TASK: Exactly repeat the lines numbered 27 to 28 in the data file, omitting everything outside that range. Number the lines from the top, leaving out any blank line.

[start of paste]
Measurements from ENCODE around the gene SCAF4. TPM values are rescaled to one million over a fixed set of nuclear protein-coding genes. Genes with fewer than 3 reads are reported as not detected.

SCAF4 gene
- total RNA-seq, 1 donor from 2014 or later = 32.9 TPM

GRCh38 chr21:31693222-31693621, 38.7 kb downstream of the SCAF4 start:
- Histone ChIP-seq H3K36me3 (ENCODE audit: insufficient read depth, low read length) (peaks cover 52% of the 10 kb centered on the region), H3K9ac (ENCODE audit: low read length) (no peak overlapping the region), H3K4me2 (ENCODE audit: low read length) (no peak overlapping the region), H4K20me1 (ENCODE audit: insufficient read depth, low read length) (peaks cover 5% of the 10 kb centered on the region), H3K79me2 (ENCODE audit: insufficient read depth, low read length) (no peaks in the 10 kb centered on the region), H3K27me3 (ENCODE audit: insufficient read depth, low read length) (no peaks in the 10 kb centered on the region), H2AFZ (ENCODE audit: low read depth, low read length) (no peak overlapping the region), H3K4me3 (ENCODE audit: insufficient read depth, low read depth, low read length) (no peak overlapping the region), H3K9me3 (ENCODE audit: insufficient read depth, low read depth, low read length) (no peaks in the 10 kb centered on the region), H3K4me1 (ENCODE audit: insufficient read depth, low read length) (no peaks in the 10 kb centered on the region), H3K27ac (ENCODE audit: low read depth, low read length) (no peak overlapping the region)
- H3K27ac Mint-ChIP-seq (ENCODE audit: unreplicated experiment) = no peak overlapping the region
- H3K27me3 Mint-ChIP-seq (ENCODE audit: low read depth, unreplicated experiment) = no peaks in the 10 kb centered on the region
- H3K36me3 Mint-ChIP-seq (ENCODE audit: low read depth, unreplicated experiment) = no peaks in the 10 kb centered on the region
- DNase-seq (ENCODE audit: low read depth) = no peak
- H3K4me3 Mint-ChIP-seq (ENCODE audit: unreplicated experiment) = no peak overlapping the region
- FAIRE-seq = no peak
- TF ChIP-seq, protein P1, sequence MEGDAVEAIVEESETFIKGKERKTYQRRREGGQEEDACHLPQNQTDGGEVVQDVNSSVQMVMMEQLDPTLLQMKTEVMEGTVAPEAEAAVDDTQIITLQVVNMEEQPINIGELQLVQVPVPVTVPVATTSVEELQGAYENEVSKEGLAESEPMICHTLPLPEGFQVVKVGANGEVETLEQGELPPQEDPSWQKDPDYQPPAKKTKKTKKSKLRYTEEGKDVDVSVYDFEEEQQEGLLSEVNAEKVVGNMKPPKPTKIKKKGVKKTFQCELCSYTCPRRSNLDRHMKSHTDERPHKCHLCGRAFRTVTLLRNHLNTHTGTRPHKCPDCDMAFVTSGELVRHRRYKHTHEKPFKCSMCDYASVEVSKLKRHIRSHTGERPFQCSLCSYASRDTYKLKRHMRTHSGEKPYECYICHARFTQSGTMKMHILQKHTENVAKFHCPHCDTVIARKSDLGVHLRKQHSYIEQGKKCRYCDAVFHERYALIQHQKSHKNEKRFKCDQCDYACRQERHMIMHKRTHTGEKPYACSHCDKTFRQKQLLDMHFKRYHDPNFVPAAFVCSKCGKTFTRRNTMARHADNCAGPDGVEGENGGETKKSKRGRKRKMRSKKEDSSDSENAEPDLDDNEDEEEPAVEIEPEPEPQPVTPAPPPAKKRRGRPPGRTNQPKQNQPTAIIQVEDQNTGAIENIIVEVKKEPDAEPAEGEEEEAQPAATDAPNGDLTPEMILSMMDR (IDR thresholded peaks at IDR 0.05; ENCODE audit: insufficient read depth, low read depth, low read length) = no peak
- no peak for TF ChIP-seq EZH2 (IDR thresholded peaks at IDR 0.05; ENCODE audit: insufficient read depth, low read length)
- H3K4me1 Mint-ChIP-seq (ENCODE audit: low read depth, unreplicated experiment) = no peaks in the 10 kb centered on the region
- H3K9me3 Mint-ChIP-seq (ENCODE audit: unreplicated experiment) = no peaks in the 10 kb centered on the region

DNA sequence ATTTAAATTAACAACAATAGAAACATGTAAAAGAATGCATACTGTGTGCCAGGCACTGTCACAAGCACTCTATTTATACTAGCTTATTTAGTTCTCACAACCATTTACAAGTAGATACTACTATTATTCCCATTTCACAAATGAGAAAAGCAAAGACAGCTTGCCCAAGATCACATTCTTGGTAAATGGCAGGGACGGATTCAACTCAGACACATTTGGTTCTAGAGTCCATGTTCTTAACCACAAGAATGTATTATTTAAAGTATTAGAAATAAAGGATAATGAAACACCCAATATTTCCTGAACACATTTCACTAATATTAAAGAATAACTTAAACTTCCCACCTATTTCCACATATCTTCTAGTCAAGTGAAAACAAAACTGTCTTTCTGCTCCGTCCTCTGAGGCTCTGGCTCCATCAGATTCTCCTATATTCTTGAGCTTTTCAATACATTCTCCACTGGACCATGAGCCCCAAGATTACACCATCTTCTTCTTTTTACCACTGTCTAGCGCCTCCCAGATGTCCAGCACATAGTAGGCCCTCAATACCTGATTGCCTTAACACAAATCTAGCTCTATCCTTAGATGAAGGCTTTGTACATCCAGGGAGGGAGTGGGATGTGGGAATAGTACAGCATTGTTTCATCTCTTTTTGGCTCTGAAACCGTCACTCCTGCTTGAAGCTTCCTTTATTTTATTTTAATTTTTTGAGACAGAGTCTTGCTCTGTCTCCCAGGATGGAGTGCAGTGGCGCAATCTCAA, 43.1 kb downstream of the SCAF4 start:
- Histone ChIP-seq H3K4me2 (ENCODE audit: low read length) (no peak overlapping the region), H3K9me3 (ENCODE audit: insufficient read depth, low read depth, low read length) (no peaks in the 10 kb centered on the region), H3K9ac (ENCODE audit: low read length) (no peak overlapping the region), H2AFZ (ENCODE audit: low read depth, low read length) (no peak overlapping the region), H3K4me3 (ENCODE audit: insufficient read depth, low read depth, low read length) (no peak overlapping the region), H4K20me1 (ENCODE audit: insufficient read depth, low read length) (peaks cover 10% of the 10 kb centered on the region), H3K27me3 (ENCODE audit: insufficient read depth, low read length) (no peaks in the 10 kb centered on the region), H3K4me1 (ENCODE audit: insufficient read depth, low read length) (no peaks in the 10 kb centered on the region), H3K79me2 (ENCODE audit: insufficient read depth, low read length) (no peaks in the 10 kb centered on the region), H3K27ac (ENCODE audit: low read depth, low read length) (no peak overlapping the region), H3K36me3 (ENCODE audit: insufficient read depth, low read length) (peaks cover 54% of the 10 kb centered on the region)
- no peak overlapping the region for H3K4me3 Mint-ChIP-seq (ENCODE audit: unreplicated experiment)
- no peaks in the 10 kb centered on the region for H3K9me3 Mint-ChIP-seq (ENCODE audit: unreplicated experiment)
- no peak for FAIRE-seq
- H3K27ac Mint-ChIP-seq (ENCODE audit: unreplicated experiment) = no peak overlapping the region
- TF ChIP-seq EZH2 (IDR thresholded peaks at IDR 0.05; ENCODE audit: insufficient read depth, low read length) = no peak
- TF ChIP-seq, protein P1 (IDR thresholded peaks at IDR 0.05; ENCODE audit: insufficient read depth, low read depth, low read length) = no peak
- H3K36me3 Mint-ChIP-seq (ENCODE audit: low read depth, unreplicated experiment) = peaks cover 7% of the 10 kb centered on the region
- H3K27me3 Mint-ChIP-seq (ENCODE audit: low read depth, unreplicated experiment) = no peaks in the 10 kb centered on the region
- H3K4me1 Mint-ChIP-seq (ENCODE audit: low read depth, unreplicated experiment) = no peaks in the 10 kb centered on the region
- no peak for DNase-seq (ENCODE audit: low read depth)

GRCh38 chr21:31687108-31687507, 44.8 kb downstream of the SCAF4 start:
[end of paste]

- no peak for DNase-seq (ENCODE audit: low read depth)

GRCh38 chr21:31687108-31687507, 44.8 kb downstream of the SCAF4 start: